The pronoun policy is one of several proposals under consideration involving how race and gender will be addressed in this school district. More than 150 parents and North Texas residents signed up to speak about the proposals before the board was expected to vote. As of 10:45 p.m. Monday, trustees had heard hours of feedback and had not yet voted on the proposed policies.

Mike Sexton, whose children attend schools in the district, told board members he opposed the proposal targeting LGBTQ students.

“You can talk about Santa Claus, but you can’t talk about gay people to fifth graders,” Sexton said. “This is incredible — you’re acting like people don’t exist. There’s thousands of people in this district that are LGBTQ, that live here, that are taxpayers.”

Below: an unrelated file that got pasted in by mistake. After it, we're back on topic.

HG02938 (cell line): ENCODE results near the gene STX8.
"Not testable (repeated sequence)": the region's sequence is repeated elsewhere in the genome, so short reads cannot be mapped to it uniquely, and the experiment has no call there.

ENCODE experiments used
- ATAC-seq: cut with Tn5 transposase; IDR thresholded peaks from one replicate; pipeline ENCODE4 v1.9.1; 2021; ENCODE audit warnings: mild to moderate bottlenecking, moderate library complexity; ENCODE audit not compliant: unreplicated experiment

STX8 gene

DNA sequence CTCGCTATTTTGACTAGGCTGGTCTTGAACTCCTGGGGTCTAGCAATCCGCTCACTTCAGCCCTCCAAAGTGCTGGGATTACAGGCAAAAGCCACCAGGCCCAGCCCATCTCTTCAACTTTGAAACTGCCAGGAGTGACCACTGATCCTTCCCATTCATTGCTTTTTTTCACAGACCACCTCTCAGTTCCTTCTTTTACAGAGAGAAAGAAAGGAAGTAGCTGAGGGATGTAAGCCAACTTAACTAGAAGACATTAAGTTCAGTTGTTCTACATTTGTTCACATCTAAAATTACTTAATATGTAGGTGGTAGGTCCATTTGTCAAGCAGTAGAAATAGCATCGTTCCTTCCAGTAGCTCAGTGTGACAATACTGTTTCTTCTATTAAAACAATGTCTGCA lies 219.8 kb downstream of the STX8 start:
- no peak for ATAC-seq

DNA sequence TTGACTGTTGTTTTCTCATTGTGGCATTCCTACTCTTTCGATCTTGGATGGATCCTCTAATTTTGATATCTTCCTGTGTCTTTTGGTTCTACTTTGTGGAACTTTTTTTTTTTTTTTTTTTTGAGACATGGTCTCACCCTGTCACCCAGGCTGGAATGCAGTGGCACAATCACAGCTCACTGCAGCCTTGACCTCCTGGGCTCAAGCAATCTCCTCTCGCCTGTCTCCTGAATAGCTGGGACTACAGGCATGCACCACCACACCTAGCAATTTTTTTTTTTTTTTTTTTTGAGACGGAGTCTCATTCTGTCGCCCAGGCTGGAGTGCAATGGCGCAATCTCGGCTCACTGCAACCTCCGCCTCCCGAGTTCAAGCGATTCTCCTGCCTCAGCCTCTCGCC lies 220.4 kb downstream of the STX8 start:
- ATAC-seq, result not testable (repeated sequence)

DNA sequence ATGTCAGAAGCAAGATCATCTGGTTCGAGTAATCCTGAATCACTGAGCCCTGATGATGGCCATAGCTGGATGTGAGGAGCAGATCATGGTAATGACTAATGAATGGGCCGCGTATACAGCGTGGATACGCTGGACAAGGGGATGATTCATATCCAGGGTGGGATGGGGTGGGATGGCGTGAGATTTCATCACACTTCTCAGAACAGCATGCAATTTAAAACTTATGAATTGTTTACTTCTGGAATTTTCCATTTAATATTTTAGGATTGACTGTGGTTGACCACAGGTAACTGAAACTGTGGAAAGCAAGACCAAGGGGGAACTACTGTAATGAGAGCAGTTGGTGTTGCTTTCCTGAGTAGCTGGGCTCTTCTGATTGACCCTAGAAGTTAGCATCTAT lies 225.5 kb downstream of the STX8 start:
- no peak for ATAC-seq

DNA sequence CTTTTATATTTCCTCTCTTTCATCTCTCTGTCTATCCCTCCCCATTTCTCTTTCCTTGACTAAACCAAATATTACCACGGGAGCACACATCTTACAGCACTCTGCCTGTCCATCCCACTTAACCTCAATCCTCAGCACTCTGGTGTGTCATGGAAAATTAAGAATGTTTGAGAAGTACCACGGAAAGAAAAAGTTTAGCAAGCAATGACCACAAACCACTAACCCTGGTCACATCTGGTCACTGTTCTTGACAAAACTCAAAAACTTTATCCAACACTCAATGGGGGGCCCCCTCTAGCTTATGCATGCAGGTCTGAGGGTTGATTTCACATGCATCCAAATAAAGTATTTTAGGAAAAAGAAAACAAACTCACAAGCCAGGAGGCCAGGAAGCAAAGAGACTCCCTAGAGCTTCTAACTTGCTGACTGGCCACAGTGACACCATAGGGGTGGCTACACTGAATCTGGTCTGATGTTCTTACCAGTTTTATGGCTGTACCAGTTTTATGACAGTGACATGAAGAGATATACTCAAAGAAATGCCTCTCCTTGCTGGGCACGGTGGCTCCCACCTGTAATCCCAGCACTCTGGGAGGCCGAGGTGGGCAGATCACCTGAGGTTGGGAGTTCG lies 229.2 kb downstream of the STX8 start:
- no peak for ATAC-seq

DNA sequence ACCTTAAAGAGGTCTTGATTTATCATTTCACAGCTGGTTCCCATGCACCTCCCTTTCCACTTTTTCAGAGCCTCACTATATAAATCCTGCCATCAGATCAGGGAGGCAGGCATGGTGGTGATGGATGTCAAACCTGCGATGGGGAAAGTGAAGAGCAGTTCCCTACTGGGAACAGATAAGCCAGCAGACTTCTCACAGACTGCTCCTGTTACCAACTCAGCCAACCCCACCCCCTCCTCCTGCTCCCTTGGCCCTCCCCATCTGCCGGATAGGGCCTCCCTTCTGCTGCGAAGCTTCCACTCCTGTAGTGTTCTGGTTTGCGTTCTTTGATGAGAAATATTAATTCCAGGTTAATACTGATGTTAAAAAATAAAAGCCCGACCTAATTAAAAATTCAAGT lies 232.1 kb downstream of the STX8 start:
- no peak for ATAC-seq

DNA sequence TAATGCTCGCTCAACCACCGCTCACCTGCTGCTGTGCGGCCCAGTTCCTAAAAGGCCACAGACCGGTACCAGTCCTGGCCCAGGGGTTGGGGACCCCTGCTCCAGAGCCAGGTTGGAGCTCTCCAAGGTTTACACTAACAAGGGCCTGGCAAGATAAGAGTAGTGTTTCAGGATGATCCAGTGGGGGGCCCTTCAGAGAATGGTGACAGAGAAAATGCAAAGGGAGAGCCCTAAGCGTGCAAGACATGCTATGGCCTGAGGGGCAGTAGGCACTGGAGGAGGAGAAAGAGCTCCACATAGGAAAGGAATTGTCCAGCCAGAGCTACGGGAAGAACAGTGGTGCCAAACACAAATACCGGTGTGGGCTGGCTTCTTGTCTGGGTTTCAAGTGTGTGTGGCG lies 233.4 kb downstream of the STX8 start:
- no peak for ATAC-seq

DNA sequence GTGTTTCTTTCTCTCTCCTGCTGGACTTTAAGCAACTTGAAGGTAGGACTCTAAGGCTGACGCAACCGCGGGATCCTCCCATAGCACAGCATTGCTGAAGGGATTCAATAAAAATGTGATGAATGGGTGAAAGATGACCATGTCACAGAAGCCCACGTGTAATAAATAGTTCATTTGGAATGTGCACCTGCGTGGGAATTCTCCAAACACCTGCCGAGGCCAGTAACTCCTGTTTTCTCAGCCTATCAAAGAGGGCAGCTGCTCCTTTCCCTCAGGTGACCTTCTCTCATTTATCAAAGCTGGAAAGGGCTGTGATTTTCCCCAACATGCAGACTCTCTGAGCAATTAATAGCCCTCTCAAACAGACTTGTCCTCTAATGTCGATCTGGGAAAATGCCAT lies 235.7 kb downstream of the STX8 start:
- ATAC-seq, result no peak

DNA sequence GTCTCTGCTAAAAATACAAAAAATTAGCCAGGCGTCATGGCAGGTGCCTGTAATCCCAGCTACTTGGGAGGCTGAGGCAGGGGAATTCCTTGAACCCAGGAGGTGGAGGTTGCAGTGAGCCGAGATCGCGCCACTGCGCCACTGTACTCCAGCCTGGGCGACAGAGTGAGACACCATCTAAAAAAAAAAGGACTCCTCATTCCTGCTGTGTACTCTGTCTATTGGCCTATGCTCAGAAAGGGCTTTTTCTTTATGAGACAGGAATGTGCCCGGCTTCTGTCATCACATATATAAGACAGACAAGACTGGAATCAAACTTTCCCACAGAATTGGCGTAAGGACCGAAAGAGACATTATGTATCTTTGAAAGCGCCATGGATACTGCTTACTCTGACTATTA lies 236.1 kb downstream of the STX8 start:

A separate proposal also would prohibit students from participating or competing in athletic events that are “designated for the biological sex opposite to the student’s biological sex.”

One woman, whose grandchildren attend schools in the district, spoke in favor of the sports policy Monday night.

“The policy on the agenda tonight that keeps girls competing against biological girls is very important to me,” the grandmother said. “I want to make sure that my granddaughters can enjoy the fruits and labor of my generation by participating in fair competitive sports.”

As proposed, district staff also cannot teach or promote “gender fluidity,” which is the idea that one’s gender identity is not fixed and can extend beyond male and female, and staff also cannot teach or talk about sexual orientation and gender identity until kids are in the sixth grade.